The nature of consultation is that it must be meaningful, conducted in good faith, and include a willingness of the government to make changes. Sharp dealing is not permitted, but hard bargaining is. There is no duty to reach agreement, only to commit to a meaningful process of consultation. Aboriginal groups must not frustrate the government’s reasonable good faith attempts nor may they take unreasonable positions to thwart government efforts. The process does not give Aboriginal groups a "veto". As the reader will appreciate, all of the above can sometimes be fine distinctions and little guidance is given to help define the practical limits of the duty to consult.

Should the results of the consultation process suggest that government policy be altered, a duty to accommodate and address Aboriginal concerns may also arise. As with the duty to consult, little practical guidance is provided as to what circumstances trigger this duty. Where accommodation is required, the government must balance Aboriginal concerns reasonably with the potential impact of the decision on the Aboriginal right or title in question as well as other societal interests.

The Impact on Industry and the Road Ahead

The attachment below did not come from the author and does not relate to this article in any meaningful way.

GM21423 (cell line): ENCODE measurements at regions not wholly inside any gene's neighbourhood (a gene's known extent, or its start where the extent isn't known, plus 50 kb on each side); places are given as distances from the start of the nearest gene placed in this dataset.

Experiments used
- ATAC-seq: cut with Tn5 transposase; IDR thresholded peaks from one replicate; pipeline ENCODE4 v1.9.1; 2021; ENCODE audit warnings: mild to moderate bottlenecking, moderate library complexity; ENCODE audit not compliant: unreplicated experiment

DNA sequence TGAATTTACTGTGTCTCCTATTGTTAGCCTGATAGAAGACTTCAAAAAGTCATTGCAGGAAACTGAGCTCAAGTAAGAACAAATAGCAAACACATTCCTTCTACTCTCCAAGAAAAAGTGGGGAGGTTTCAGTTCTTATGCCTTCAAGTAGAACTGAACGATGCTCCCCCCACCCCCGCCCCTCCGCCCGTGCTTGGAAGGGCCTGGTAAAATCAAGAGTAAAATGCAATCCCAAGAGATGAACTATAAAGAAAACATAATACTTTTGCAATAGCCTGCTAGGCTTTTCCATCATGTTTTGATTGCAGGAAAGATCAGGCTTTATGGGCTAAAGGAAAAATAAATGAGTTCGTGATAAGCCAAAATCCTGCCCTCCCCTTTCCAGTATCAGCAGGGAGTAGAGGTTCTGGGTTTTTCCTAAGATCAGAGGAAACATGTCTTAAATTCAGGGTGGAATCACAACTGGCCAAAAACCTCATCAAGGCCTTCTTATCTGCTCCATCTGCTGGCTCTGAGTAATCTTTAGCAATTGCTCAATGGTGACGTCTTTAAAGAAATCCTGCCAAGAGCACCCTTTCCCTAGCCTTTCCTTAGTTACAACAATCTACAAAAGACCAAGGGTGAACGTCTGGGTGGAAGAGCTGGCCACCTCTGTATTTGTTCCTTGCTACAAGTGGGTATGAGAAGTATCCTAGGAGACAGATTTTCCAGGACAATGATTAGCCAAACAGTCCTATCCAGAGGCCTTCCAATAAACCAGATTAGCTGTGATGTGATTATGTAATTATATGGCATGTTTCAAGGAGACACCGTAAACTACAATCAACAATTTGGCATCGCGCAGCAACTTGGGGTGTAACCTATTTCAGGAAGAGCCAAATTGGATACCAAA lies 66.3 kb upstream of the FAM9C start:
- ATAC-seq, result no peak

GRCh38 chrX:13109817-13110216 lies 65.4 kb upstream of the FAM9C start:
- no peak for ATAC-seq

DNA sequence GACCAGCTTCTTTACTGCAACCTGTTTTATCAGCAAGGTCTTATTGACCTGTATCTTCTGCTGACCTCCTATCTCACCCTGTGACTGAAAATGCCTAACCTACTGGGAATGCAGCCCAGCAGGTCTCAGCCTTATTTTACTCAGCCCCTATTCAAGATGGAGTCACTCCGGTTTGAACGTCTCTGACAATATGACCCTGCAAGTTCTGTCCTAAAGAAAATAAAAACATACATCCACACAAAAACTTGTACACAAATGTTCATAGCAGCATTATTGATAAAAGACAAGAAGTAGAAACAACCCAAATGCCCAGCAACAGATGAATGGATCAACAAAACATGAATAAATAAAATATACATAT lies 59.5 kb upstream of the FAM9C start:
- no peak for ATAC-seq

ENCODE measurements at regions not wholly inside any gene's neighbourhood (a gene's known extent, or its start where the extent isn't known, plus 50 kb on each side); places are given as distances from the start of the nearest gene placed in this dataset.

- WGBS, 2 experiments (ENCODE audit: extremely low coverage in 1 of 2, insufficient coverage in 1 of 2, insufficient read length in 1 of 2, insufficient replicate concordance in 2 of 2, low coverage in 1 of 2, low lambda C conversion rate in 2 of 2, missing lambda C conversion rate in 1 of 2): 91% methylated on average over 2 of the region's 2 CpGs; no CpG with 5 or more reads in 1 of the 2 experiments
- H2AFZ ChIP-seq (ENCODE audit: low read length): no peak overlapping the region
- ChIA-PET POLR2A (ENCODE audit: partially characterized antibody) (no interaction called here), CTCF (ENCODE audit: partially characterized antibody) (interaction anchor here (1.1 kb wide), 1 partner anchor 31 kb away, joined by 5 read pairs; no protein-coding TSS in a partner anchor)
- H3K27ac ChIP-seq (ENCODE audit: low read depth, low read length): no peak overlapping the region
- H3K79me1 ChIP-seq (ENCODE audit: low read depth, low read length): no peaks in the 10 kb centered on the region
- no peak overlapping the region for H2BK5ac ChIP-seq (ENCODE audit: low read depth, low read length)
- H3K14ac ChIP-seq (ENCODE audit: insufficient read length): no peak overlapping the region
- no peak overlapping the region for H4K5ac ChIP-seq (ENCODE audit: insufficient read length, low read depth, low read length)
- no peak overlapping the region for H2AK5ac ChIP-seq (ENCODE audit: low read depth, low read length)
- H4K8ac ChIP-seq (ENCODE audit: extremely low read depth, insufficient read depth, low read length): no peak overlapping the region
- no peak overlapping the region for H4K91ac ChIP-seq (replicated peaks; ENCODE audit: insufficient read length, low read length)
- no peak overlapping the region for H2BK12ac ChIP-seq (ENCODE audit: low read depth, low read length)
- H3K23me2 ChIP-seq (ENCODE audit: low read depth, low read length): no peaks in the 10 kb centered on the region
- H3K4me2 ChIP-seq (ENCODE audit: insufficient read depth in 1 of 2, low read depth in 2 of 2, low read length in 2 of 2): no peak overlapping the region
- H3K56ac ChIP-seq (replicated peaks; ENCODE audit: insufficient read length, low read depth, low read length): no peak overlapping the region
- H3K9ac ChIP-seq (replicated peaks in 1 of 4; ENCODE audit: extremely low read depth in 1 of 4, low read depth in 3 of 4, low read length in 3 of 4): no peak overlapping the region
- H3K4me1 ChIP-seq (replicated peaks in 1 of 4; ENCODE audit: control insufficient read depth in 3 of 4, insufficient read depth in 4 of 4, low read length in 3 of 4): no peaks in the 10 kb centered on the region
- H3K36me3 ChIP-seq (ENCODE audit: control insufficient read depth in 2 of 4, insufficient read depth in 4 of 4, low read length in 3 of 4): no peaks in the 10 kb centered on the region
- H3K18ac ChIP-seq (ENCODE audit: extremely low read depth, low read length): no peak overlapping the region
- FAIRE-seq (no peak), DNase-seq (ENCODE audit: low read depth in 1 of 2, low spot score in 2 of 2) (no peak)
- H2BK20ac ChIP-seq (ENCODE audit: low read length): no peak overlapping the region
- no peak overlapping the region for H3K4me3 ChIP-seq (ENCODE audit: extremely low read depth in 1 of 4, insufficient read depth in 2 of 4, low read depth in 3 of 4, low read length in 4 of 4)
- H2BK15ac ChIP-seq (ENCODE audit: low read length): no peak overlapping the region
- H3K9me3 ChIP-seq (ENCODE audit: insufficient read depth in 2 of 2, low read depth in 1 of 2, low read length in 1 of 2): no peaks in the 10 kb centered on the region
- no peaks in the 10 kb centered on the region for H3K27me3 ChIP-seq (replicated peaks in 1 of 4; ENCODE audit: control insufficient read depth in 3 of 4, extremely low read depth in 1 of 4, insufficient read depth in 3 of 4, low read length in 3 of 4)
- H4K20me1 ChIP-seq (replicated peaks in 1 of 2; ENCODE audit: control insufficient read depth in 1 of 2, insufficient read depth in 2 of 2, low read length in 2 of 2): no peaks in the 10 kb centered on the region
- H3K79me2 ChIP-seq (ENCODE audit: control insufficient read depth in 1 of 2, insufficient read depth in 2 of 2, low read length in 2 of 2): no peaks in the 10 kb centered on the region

Industry stands to benefit from the Haida and Taku River decisions in a several ways. First, the Supreme Court was very clear that the duty to consult applies to government; industry cannot be held liable for failing to discharge that duty. Second, many feel the decisions give industry more clarity in dealing with Aboriginal groups. Third, it is now clear that Aboriginal groups do not have a veto power vis-à-vis title or rights not yet defined, they are not permitted to take unreasonable positions against reasonable good-faith government efforts, and there is no duty on the government to actually reach agreement.

These benefits to industry, however, also hide potential pitfalls and unclear answers. First, though resource developers have no duty to consult, they stand to lose the most through insufficient consultation as resource projects could be delayed or prohibited all together. The results in Haida, Taku River, and Gitxsan,2 a recent B.C. case that followed Haida and Taku River, could all have potentially been more devastating to industry. In all three cases, the ultimate relief sought was a quashing of governmental approval for the resource project in question. In Haida, the Court refused to quash the tree farm license because it would extensively disrupt existing operations, but had operations not yet begun or the disruption been less extensive, the decision might have been different. In Taku River, the Supreme Court held that sufficient consultation had taken place despite the fact that both the B.C. lower court and Court of Appeal had found that consultation was insufficient and had quashed the project approval certificate. In Gitxsan, the Court encouraged the parties to resume negotiations but allowed the Aboriginal group to re-apply in the future to quash the Minister’s approval.